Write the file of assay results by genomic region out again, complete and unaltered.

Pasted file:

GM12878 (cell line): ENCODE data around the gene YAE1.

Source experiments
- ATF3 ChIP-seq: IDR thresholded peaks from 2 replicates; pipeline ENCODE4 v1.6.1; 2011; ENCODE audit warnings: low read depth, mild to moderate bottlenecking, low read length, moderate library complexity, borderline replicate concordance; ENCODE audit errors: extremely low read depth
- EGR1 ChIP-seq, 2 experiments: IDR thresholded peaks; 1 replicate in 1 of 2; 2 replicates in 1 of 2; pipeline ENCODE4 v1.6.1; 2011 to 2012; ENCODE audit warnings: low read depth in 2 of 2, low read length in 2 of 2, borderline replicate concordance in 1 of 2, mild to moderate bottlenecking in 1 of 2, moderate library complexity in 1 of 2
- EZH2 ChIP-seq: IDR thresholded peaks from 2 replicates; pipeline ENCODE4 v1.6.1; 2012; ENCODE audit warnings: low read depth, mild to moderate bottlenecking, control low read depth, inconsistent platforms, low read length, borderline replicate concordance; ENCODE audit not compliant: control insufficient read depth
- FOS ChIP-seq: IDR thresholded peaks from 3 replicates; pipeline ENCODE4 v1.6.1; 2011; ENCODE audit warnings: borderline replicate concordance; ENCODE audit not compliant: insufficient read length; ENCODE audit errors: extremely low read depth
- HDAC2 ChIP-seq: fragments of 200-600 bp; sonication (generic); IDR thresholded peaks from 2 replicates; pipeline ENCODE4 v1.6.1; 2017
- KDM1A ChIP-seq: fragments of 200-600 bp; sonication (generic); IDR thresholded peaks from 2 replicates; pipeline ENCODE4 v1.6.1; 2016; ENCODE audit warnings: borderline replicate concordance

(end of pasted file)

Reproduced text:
GM12878 (cell line): ENCODE data around the gene YAE1.

Source experiments
- ATF3 ChIP-seq: IDR thresholded peaks from 2 replicates; pipeline ENCODE4 v1.6.1; 2011; ENCODE audit warnings: low read depth, mild to moderate bottlenecking, low read length, moderate library complexity, borderline replicate concordance; ENCODE audit errors: extremely low read depth
- EGR1 ChIP-seq, 2 experiments: IDR thresholded peaks; 1 replicate in 1 of 2; 2 replicates in 1 of 2; pipeline ENCODE4 v1.6.1; 2011 to 2012; ENCODE audit warnings: low read depth in 2 of 2, low read length in 2 of 2, borderline replicate concordance in 1 of 2, mild to moderate bottlenecking in 1 of 2, moderate library complexity in 1 of 2
- EZH2 ChIP-seq: IDR thresholded peaks from 2 replicates; pipeline ENCODE4 v1.6.1; 2012; ENCODE audit warnings: low read depth, mild to moderate bottlenecking, control low read depth, inconsistent platforms, low read length, borderline replicate concordance; ENCODE audit not compliant: control insufficient read depth
- FOS ChIP-seq: IDR thresholded peaks from 3 replicates; pipeline ENCODE4 v1.6.1; 2011; ENCODE audit warnings: borderline replicate concordance; ENCODE audit not compliant: insufficient read length; ENCODE audit errors: extremely low read depth
- HDAC2 ChIP-seq: fragments of 200-600 bp; sonication (generic); IDR thresholded peaks from 2 replicates; pipeline ENCODE4 v1.6.1; 2017
- KDM1A ChIP-seq: fragments of 200-600 bp; sonication (generic); IDR thresholded peaks from 2 replicates; pipeline ENCODE4 v1.6.1; 2016; ENCODE audit warnings: borderline replicate concordance